make the text be in the bold weight of the current font

italic

make the text be in the italic variant of the current font

big

make the text be in a bigger size of the current font

small

make the text be in a smaller size of the current font

underline

underline the text

overline

overline the text

script

display the text in a “script” font

frakt

display the text in a “fraktur” font

serif

display the text in a serif font

sans

display the text in a sans serif font

keyword

display the text in the keyword face (font-lock-keyword-face)

function

display the text in the function name face (font-lock-function-name-face)

type

display the text in the type name face (font-lock-type-face)

preprocessor

display the text in the preprocessor face (font-lock-preprocessor-face)

doc

display the text in the documentation face (font-lock-doc-face)

builtin

display the text in the builtin face (font-lock-builtin-face)

Notice that the fonts can be set conveniently by the menu commands

 
        Tokens -> Set Fonts -> Script

etc. See section Selecting suitable fonts, for more.

The symbols used to select the various font-lock faces (see M-x list-faces-display to show them) allow you to define custom colouring of text for proof assistant input and output, exploiting rich underlying syntax mechanisms of the prover.

Face: unicode-tokens-serif-font-face

Serif (roman) font face.

Face: unicode-tokens-sans-font-face

Sans serif font face.

Face: unicode-tokens-fraktur-font-face

Fraktur font face.

Face: unicode-tokens-script-font-face

Script font face.


4.5 Moving between Unicode and tokens

If you want to share text between applications (e.g., email some text from an Isabelle theory file which heavily uses symbols), it is useful to convert to and from Unicode with cut-and-paste operations. The default buffer cut and paste functions will copy the underlying text, which contains the tokens (ASCII format). To copy and convert or paste then convert back, use these commands:

 
  Tokens -> Copy as unicode
  Tokens -> Paste from unicode

Both of these are necessarily approximate. The buffer presentation may use additional controls (for super/subscript layout or bold fonts, etc), which cannot be converted. Pasting relies on being able to identify a unique token mapped from a single Unicode character; the token table may not include such an entry, or may be ambiguous.

Command: unicode-tokens-copy beg end

Copy presentation of region between beg and end.
This is an approximation; it makes assumptions about the behaviour of symbol compositions, and will lose layout information.

Command: unicode-tokens-paste

Paste text from clipboard, converting Unicode to tokens where possible.

If you are using a mixture of “real” Unicode and tokens like this you may want to be careful to check the buffer contents: the command unicode-tokens-highlight-unicode helps you to manage this. It is available on the Tokens menu as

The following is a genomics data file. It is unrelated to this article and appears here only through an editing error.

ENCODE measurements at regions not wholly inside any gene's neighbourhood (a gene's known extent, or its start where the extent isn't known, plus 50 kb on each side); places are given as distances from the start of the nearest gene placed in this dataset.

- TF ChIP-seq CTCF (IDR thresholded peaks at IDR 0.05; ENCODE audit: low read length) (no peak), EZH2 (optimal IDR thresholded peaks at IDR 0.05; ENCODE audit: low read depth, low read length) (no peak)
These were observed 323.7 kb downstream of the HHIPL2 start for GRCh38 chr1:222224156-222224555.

Tokens -> Highlight Real Unicode Chars

Alternative ways to check are to toggle the display of tokens using

 
  Tokens -> Reveal Symbol Tokens

(the similar entry for Control Tokens displays tokens being used to control layout). Or simply toggle the tokens mode, which will leave the true Unicode tokens untouched.

Variable: unicode-tokens-highlight-unicode

Non-nil to highlight Unicode characters.


4.6 Finding available tokens shortcuts and symbols

Two commands (both on the Tokens menu) allow you to see the tokens and shortcuts available:

 
        Tokens -> List Tokens
        Tokens -> List Shortcuts

Additionally, you can view the complete Unicode character set available in the default Emacs font, with

 
        Tokens -> List Unicode Characters

(this uses a list adapted from Norman Walsh’s unichars.el).

Note that the Unicode Tokens modes displays symbols defined by symbol tokens in a special font.

Command: unicode-tokens-list-tokens

Show a buffer of all tokens.

Command: unicode-tokens-list-shortcuts

Show a buffer of all the shortcuts available.

Command: unicode-tokens-list-unicode-chars

Insert each Unicode character into a buffer.
Lets you see which characters are available for literal display in your emacs font.

(fn)


4.7 Selecting suitable fonts

The precise set of symbol glyphs that are available to you will depend in complicated ways on your operating system, Emacs version, configuration options used when Emacs was compiled, installed font sets, and (even) command line options used to start Emacs. So it is hard to give comprehensive and accurate advice in this manual. In general, things work much better with Emacs 23 than earlier versions.

To improve flexibility, Unicode Tokens mode allows you to select another font to display symbols from the default font that is used to display text in the buffer. This is the font that is configured by the menu

 
        Tokens -> Set Fonts -> Symbol

its customization name is unicode-tokens-symbol-font-face, but notice that only the font family aspect of the face is used. Similarly, other fonts can be configured for controling different font families (script, fraktur, etc).

For symbols, good results are possible by using a proportional font for displaying symbols that has many symbol glyphs, for example the main font StixGeneral font from the Stix Fonts project (http://www.stixfonts.org/). At the time of writing you can obtain a beta version of these fonts in TTF format from http://olegueret.googlepages.com/stixfonts-ttf. On recent Linux distributions and with an Emacs 23 build that uses Xft, simply copy these ttf files into the .fonts directory inside your home directory to make them available.

Another font I like is DejaVu Sans Mono. It covers all of the standard Isabelle symbols. Some of the symbols are currently not perfect; however this font is an open source effort so users can contribute or suggest improvements. See http://dejavu-fonts.org.

If you are stuck with Emacs 22, you need to use the fontset mechanism which configures sets of fonts to use for display. The default font sets may not include enough symbols (typical symptom: symbols display as empty boxes). To address this, the menu command

 
        Tokens -> Set Fonts -> Make Fontsets

constructs a number of fontsets at particular point sizes, based on several widely available fonts. See pg-fontsets.el for the code. After running this command, you can select from additional fontsets from the menus for changing fonts.

For further suggestions, please search (and contribute!) to the Proof General wiki at http://proofgeneral.inf.ed.ac.uk/wiki.

Face: unicode-tokens-symbol-font-face

The default font used for symbols. Only :family and :slant attributes are used.

Variable: unicode-tokens-font-family-alternatives

Not documented.